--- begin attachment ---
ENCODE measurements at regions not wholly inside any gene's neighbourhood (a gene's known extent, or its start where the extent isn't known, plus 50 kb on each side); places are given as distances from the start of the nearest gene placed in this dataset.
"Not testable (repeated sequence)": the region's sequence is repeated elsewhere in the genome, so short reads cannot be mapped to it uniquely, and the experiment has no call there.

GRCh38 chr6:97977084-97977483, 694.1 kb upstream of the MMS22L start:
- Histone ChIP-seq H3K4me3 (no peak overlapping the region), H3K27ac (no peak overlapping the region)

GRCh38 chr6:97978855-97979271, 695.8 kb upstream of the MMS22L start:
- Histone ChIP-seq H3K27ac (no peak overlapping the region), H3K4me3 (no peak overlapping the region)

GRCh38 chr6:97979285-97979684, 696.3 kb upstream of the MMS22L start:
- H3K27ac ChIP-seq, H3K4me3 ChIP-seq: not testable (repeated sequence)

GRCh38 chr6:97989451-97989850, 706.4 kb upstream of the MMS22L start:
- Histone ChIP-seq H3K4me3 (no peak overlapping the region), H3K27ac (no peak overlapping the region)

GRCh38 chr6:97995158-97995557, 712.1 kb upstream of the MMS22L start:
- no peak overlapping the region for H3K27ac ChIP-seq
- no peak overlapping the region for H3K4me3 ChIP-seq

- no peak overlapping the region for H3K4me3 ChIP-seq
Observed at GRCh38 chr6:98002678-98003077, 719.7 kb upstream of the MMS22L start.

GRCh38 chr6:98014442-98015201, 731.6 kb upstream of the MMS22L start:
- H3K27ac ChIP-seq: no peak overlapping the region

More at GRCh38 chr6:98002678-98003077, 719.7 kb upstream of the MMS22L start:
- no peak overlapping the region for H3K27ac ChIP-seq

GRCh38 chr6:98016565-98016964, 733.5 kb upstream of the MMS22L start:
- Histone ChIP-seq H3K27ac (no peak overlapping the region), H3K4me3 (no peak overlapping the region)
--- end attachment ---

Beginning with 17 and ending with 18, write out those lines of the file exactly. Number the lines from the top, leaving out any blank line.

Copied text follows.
- H3K27ac ChIP-seq: no peak overlapping the region

More at GRCh38 chr6:98002678-98003077, 719.7 kb upstream of the MMS22L start: